Cambridge Soundworks DTT3500 Digital Speaker – Review

Submission by Naveen Kumar – The average consumer owns at least one computer, games console or TV. Now playing high quality games or watching DVD movies on big screen TVs or monitors is fine, but when all you have to listen to those explosions and music is 2 stereo speakers and you keep getting killed because you didn’t hear that marine sneak up behind you or that startling effect you saw in the cinema is just another moment to yawn through when you watch the DVD then it’s time throw them in the trash, get up out of your armchair (or wherever else you like to relax) and pick up a set of the Cambridge Soundworks DTT3500 Digital Speakers.

At £299.99 these speakers can reproduce near cinema sound through the 5 small cubic speakers (satellites) and the subwoofer.  However, unlike other speakers which have the amplifier built into the subwoofer, the DTT3500 also comes with a stand alone Digital Amplifier. This, along with boosting the volume to the speakers also includes a Dolby Digital decoder that features a 24 bit Digital to Analog Converter (DAC). This DAC is also used when connecting the box to a Sound Blaster Live line of cards with Creative’s DIN connector.

The decoder/amplifier box can be placed both vertically (with an included base stand) and horizontally. The front of the decoder is a removable faceplate. By default the system ships with the horizontal faceplate mounted, but a vertical face place is bundled with the system and it only takes a matter of seconds to change them around. There are 5 different faceplates included. All with cool designs that go with the theme of any room.

On the front of the box you will find a number of soft touch silver buttons with the following functions along with a lot of green lights to tell you what the system settings are:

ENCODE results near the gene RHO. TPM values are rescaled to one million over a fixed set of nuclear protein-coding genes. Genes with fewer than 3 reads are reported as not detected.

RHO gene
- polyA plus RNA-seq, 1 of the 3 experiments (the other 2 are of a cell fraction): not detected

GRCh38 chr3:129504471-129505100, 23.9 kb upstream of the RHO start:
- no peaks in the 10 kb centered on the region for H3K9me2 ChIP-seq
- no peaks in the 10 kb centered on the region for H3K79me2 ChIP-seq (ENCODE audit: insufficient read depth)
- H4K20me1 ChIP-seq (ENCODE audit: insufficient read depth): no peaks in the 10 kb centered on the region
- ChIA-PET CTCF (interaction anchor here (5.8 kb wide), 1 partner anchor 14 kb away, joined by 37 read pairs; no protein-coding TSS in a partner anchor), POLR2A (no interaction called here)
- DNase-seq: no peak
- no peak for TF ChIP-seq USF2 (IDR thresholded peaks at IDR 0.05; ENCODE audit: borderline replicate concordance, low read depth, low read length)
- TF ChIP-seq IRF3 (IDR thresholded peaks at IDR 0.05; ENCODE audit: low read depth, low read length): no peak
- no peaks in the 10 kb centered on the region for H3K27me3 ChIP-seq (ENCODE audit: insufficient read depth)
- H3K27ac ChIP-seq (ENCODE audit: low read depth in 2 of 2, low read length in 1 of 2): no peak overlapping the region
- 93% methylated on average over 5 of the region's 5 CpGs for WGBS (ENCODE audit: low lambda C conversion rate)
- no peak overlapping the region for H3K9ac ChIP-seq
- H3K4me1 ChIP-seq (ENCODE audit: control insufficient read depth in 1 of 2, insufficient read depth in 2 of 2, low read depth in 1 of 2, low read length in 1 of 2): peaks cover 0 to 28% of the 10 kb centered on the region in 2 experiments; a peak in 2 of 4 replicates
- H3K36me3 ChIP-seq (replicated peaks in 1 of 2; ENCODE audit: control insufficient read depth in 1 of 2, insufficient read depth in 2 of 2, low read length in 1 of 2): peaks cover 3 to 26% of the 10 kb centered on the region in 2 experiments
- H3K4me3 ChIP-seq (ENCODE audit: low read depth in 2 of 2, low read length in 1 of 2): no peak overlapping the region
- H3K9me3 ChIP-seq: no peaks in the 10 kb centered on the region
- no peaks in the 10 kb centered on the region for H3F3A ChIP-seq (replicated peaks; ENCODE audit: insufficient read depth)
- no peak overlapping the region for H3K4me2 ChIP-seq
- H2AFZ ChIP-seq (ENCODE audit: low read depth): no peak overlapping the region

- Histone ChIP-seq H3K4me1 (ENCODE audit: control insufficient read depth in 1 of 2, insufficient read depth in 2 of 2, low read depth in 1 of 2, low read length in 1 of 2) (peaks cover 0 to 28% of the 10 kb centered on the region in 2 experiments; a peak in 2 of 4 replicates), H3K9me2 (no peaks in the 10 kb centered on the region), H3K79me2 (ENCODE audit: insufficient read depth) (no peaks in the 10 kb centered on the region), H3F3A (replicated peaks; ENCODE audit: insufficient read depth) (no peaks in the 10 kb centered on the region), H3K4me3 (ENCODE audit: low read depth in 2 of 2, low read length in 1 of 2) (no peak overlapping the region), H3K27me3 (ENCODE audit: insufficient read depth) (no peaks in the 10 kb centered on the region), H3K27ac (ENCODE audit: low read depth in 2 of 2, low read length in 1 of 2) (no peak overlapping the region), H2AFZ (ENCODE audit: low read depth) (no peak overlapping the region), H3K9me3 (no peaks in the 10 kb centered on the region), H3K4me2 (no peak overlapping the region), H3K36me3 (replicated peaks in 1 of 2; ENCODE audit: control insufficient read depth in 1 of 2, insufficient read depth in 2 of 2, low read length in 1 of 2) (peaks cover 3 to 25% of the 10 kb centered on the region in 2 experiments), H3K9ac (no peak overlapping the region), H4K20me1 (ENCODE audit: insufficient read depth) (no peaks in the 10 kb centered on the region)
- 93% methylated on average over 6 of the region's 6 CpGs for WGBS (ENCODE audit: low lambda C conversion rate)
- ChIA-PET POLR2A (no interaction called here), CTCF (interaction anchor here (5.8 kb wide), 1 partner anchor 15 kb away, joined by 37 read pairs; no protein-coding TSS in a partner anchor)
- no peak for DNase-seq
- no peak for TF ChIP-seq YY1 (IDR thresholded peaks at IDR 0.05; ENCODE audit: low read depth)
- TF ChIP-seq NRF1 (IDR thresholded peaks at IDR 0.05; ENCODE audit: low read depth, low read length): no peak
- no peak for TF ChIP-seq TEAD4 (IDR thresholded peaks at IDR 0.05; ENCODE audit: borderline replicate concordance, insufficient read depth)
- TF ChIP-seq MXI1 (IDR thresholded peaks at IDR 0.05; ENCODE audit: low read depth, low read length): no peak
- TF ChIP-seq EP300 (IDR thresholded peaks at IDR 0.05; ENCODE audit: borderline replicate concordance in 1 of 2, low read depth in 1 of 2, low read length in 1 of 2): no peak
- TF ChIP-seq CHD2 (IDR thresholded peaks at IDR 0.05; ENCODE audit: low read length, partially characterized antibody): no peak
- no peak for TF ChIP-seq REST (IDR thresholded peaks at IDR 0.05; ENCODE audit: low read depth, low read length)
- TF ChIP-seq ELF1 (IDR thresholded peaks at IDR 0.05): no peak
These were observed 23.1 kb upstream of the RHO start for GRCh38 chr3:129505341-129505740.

• A power button
  • A button to select the Creative Multispeaker Surround Modes (CMSS) (Music, Movie, FourPoint/5.1 DIN/Stereo)
  • A button to control the input mode selecting from three types of Dolby Digital/PCM inputs (Optical, Coaxial, Digital DIN or off)
  • A button to select between two types multi-channel inputs (Line In and Digital DIN and off)
  • A button to control the Audio Mode (LL or RR). This is mainly for VCDs where you can switch whether the sound plays on the left or right side. Useful for switching the language tracks is the VCD is dubbed in more than one language or has more than one audio track.
  • A button to activate Dolby Pro Logic decoding on either an analog or a digital source
  • A button to mute the system

There are also 3 dials to control the volumes of the subwoofer, center speaker and surround satellites. There is also a motorized master volume control button (indicated on the box by the blue LED) which can both be turned by hand or by the wireless remote also provided. The separate volume controls for subwoofer, rear and center speakers in addition to the master volume control allow you to have significantly louder or weaker sound from the rear and/or center than from the front or even make the rear and/or center speaker completely silent. However, it’s not possible to make the front speakers silent short of unplugging the front speakers from the amplifier. So positioning can be everything to get that perfect sound.